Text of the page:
Pseudotumor cerebri and leukoencephalopathy in childhood lupus
Department of Neurosciences, King Faisal Specialist Hospital and Research Centre, Riyadh, Kingdom of Saudi Arabia.Lupus (Impact Factor: 2.2). 02/1999; 8(1):81-4. DOI: 10.1191/096120399678847317
We describe an adolescent with systemic lupus erythematosus (SLE) and pseudotumor cerebri (PTC) associated with diffuse white matter lesions (leukoencephalopathy) on neuroimaging studies. Although the association between SLE and PTC has been reported previously in 21 cases, the findings of leukoencephalopathy is known in only one other patient.
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ABSTRACT: Systemic lupus erythematosus (SLE) remains a challenging autoimmune disease in term of its etiology, pathogenesis, and management. Much progress has been made in the past year in searching for the SLE susceptibility genes, particularly by several genome-wide screening groups. Cumulative evidence about the association of infections and hormones with SLE has been gathered. Researchers believe that childhood SLE involves more severe organ involvement than adult SLE. Central nervous system complicated lupus continues to be problematic because functional imaging can be abnormal in otherwise asymptomatic lupus individuals. Whether these abnormalities result from subclinical central nervous system involvement or from false positives remains to be determined. With the wide use of corticosteroids as a cornerstone therapy for major organ involvement in childhood SLE, potential complications, especially those involving the growing bone or osteoporosis, are a cause of concern. Evidence suggests that regular exercise, as well as calcium and vitamin D supplementation, may help alleviate bone complications. Researchers have also updated information about pediatric antiphospholipid antibody syndrome. Follow-up studies on neonatal lupus and its pathogenesis have progressed, leading to a better understanding of its natural history and, in turn, to proper counseling of mothers of infants with neonatal lupus and of women with positive anti-Ro or anti-La antibodies. Drug-induced lupus in children is not uncommon. Minocycline and zafirlukast have been increasingly used, and were reported to induce lupus in children.
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ABSTRACT: The diagnosis of PTC is usually not difficult. Provided that the history, examination, neuroimaging studies, and lumbar puncture are all consistent with PTC, the diagnosis can be made easily. The elimination of "look-alikes" should be made with appropriate testing. After the diagnosis is made, patients should be observed closely in terms of their visual field and visual acuity until it is apparent that these are stable. Patients who have progressive loss of visual acuity or visual field should be treated promptly. An ophthalmologist should be involved in the care of these patients along with a neurologist or neurosurgeon, because visual loss may occur either early or late in the disease process and may be insidious. The most effective treatments are weight loss, carbonic anhydrase inhibitors, diuretics, and, if necessary, a short course of steroids. Blood pressure and IOP should be followed closely. If visual loss occurs despite these maneuvers, some type of shunt procedure, preferably optic nerve sheath decompression, is recommended. There seems to be no reason to treat the asymptomatic patient with PTC.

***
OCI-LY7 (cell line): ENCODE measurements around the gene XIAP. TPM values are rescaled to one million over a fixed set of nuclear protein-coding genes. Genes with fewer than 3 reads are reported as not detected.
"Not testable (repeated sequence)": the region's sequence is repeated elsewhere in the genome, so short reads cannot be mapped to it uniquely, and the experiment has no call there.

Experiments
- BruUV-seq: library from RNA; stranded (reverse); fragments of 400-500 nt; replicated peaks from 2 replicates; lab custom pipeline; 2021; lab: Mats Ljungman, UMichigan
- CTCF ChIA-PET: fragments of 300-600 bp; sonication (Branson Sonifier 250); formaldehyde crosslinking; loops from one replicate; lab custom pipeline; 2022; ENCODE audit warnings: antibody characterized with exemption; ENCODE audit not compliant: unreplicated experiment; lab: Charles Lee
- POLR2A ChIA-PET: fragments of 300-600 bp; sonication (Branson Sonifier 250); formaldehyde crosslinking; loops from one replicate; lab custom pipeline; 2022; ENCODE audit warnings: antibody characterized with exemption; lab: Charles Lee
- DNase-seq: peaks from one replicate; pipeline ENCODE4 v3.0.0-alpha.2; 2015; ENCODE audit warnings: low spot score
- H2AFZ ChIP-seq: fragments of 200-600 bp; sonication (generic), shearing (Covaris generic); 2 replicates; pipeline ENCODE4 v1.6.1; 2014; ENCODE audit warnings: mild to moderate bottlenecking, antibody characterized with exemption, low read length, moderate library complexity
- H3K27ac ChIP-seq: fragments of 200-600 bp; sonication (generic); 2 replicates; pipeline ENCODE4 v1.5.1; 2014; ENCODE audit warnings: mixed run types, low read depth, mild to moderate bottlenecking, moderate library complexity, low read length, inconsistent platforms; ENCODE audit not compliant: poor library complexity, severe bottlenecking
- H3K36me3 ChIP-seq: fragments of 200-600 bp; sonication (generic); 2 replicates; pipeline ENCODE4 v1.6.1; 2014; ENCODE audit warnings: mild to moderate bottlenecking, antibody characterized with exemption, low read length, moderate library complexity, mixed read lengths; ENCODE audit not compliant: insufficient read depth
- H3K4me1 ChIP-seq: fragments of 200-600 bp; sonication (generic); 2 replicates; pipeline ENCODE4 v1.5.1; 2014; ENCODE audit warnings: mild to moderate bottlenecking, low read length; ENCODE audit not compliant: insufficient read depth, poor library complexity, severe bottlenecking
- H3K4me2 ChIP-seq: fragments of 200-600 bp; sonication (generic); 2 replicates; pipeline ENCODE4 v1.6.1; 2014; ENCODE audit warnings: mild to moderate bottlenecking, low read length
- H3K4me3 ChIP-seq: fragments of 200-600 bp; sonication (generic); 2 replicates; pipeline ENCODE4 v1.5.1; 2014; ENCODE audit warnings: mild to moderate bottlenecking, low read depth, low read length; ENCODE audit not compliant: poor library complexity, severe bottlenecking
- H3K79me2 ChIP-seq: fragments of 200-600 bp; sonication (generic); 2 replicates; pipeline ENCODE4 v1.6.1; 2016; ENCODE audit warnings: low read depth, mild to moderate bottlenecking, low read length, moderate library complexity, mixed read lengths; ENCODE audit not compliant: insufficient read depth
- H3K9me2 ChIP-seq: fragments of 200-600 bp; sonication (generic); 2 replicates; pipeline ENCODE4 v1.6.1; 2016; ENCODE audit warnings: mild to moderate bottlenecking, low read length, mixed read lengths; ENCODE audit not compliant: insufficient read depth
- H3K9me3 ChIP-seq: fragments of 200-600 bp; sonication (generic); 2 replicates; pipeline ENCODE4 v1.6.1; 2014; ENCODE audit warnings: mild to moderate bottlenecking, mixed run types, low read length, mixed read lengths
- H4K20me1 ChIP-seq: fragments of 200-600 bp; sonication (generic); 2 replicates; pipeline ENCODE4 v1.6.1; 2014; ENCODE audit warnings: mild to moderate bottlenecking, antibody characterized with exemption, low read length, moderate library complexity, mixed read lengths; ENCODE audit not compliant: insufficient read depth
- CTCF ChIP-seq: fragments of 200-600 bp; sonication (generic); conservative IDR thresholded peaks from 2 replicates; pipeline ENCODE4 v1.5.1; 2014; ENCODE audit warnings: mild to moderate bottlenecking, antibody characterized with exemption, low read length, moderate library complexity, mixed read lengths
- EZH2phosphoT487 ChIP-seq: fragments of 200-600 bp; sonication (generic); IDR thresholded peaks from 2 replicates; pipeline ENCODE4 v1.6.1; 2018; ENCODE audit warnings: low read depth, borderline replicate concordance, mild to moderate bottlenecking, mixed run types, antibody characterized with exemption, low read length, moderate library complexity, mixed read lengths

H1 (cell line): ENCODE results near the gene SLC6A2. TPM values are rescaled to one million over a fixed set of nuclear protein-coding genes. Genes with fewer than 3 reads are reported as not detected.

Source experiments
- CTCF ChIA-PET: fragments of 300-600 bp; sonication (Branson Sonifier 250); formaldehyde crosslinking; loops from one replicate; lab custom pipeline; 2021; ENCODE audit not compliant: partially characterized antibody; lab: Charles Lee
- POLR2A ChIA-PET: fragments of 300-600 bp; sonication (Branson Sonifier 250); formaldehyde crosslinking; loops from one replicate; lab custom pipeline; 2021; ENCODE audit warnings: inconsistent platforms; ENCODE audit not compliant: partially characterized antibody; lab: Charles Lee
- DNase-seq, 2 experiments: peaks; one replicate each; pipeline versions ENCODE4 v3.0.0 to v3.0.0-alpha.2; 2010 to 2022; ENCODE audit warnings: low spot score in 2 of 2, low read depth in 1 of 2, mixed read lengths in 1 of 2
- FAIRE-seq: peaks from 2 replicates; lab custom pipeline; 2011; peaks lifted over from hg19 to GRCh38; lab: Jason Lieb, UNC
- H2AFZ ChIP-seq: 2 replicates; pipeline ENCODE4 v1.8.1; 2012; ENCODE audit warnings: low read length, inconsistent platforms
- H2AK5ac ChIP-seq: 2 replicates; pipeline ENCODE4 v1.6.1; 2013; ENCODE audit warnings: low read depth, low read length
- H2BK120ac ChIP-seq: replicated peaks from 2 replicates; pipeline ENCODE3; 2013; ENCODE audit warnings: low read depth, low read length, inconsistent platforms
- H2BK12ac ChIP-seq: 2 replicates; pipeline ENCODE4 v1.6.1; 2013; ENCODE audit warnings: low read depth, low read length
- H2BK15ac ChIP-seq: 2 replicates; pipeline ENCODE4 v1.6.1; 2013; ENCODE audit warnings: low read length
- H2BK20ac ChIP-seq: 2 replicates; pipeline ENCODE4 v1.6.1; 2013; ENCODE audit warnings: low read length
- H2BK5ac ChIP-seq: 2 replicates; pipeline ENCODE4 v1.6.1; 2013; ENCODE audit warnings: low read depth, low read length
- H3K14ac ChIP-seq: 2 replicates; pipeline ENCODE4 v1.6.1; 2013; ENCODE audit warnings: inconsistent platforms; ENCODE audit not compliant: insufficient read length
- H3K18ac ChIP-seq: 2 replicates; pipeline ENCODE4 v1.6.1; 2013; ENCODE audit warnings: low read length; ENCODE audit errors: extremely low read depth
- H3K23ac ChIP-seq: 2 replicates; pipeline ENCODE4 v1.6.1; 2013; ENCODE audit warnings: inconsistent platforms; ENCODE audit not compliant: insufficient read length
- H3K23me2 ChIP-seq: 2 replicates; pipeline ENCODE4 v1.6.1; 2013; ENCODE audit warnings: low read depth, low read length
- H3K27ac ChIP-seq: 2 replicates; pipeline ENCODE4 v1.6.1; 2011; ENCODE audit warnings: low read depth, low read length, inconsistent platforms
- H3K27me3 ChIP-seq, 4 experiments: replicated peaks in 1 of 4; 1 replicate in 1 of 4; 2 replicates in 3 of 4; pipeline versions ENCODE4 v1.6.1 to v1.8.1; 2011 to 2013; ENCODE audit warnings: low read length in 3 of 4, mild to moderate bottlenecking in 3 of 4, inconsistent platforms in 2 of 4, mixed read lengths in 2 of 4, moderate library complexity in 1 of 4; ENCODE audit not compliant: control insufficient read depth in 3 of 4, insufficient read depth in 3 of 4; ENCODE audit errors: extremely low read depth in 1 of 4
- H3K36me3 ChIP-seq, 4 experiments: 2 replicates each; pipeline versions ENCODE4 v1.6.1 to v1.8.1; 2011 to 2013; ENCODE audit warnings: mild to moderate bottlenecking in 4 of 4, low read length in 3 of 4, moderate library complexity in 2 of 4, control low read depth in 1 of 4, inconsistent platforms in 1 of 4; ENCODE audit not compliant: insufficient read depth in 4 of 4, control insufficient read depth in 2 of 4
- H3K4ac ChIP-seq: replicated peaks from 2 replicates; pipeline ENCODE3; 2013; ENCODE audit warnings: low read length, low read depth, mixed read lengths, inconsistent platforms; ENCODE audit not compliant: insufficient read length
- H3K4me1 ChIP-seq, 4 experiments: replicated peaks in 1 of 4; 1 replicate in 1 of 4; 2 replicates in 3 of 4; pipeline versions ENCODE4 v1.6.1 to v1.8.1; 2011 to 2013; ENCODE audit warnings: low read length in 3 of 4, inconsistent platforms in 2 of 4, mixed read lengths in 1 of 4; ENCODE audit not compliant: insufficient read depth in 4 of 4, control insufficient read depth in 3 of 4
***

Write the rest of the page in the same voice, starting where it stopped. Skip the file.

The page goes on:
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ABSTRACT: To identify the pathogenetic mechanisms of central nervous system (CNS) syndromes of systemic lupus erythematosus (SLE) as described in the literature. Using PUBMED, we performed a systematic search of publications from 1980 onwards. Studies were eligible if they had been performed on patients or material from patients with CNS manifestations and definite SLE and when the CNS manifestations were not secondary. Criteria were formulated for the identification of pathogenetic mechanisms. The single most important cause of the CNS syndromes of SLE is ischaemia due to narrowing or occlusion of small vessels, arteries and veins. Antiphospholipid antibodies and premature atherosclerosis play roles in these processes, but they have not been delineated definitely. Intracranial and intraspinal haemorrhages are much less frequent than ischaemia and are presumably in part due directly to SLE. Vasculitis may cause ischaemia or haemorrhage in the CNS and is involved occasionally, as shown by imaging and histological findings. White matter damage is heterogeneous and ill-understood. It includes white matter degeneration and myelin vacuolation of the spinal cord, and reversible leucoencephalopathy due to oedema. Antibody-induced neuronal dysfunction in the CNS is a realistic hypothesis and may involve anti-ribosomal P antibodies and several other antibodies. Deficiency of psychological reactions forms a separate and entirely different category of mechanisms. Causes have been identified or possible causes have been suggested for most of the CNS syndromes of SLE, thus offering rationales for different forms of prevention and therapy.